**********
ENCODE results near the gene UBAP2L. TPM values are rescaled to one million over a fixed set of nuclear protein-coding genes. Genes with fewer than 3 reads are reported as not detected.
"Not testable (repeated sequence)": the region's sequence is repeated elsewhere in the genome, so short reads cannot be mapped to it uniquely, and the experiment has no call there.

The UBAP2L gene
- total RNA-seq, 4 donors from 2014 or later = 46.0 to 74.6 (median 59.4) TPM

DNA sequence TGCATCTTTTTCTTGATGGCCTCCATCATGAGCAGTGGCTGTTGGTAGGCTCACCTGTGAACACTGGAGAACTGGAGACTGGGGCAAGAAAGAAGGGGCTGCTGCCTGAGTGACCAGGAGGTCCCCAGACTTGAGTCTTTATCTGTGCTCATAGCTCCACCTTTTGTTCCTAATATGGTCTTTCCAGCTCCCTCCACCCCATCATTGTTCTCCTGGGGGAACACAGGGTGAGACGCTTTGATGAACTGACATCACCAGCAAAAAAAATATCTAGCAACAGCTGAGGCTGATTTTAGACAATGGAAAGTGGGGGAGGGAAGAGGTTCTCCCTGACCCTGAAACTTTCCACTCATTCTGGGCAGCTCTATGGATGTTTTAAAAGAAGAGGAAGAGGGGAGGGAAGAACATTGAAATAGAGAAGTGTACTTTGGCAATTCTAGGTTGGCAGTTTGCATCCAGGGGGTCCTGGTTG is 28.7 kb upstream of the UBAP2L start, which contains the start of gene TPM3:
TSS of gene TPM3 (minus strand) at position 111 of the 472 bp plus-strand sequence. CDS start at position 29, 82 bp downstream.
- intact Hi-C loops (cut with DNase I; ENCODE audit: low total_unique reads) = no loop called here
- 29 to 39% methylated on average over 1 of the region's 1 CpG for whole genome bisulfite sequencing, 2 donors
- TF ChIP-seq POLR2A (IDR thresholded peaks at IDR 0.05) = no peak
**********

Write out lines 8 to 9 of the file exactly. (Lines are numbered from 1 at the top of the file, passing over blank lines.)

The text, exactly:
- 29 to 39% methylated on average over 1 of the region's 1 CpG for whole genome bisulfite sequencing, 2 donors
- TF ChIP-seq POLR2A (IDR thresholded peaks at IDR 0.05) = no peak